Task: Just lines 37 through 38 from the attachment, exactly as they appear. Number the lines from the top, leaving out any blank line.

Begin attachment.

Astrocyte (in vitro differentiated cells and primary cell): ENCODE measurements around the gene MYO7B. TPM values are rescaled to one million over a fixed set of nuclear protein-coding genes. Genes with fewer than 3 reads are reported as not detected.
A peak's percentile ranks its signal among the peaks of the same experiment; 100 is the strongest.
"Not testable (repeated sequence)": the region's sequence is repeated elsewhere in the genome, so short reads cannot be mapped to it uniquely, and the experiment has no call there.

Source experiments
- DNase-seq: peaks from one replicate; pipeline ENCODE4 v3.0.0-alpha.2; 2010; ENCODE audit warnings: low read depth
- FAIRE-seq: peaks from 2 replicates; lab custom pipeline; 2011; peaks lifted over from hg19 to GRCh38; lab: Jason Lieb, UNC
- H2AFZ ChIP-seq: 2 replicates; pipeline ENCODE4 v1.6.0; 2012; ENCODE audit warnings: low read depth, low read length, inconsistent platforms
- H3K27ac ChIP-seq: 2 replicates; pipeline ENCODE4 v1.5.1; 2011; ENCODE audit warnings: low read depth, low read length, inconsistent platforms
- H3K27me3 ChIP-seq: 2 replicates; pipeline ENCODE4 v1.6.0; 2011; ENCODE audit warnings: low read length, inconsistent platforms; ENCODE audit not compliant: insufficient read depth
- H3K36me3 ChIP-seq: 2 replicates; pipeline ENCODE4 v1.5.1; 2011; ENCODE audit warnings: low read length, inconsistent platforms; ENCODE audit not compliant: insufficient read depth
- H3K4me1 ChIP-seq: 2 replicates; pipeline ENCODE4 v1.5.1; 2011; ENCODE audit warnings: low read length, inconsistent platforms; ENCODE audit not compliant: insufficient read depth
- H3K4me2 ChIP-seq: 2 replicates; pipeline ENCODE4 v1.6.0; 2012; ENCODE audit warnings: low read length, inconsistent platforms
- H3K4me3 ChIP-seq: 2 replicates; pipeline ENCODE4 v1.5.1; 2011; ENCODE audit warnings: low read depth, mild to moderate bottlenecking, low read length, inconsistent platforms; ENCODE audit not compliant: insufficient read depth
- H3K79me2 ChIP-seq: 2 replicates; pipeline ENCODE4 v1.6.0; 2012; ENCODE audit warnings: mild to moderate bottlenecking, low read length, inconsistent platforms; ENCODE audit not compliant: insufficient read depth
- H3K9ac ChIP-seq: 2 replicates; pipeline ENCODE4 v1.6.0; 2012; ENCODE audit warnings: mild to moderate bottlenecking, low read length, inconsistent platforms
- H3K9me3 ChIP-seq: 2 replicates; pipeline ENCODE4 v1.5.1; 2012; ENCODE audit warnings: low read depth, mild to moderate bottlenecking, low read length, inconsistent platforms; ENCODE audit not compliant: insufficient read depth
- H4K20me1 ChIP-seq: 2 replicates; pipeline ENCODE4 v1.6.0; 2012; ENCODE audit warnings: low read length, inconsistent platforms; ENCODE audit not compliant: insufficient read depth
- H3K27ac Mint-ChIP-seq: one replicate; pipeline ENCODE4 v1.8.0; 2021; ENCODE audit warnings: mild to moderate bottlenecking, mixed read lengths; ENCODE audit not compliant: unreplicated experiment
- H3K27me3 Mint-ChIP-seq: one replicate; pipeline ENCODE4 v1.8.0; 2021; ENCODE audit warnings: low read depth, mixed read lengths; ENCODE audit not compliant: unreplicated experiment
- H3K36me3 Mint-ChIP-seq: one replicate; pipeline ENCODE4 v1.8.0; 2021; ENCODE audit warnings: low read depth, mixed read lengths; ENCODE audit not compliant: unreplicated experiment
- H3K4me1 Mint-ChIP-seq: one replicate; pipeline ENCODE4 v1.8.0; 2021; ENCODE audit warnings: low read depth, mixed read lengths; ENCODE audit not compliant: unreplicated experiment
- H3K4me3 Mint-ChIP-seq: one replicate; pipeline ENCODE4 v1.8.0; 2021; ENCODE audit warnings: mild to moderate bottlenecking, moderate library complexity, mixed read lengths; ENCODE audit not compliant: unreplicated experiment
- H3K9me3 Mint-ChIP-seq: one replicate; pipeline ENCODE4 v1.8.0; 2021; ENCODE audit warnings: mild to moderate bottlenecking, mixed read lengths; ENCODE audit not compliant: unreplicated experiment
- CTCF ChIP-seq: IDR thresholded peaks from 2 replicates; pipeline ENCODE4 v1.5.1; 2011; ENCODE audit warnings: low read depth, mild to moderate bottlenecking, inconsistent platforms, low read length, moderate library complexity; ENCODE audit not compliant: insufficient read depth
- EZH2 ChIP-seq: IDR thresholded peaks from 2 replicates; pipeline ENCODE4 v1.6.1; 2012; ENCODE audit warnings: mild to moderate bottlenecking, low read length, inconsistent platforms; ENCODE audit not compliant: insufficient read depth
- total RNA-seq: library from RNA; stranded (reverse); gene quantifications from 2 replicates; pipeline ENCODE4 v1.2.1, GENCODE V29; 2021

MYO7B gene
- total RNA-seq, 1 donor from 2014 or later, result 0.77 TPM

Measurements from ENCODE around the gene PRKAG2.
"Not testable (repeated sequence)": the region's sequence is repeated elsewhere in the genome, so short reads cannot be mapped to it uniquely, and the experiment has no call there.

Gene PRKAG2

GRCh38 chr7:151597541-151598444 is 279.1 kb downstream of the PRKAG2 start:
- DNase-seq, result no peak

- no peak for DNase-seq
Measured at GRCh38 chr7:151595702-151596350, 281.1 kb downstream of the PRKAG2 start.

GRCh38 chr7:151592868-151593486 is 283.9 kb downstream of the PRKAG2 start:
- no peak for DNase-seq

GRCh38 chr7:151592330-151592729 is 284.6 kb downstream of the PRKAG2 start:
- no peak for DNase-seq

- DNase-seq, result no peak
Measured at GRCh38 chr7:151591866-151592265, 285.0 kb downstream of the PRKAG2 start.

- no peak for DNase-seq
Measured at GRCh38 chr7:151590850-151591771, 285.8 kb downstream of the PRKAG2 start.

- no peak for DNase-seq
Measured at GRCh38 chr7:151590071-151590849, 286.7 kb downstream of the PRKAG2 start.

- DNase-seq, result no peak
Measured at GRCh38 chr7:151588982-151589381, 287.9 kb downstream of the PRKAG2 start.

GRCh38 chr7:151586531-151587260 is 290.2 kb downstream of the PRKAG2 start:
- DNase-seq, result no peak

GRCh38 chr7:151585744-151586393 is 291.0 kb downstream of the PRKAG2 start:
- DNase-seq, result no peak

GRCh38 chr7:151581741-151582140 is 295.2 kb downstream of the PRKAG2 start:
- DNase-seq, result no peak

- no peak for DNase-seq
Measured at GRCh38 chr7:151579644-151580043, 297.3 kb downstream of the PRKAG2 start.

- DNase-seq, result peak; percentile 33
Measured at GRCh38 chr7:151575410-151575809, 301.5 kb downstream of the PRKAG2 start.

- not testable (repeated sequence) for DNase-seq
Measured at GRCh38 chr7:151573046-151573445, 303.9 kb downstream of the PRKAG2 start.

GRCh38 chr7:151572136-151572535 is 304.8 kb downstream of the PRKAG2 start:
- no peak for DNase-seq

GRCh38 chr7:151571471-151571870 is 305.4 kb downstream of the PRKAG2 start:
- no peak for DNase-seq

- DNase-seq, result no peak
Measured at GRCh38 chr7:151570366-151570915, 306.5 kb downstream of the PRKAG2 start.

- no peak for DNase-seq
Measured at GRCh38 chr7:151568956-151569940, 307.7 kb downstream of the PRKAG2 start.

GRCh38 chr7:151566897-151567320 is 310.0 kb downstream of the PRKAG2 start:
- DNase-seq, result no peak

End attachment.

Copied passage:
- no peak for DNase-seq

GRCh38 chr7:151592330-151592729 is 284.6 kb downstream of the PRKAG2 start: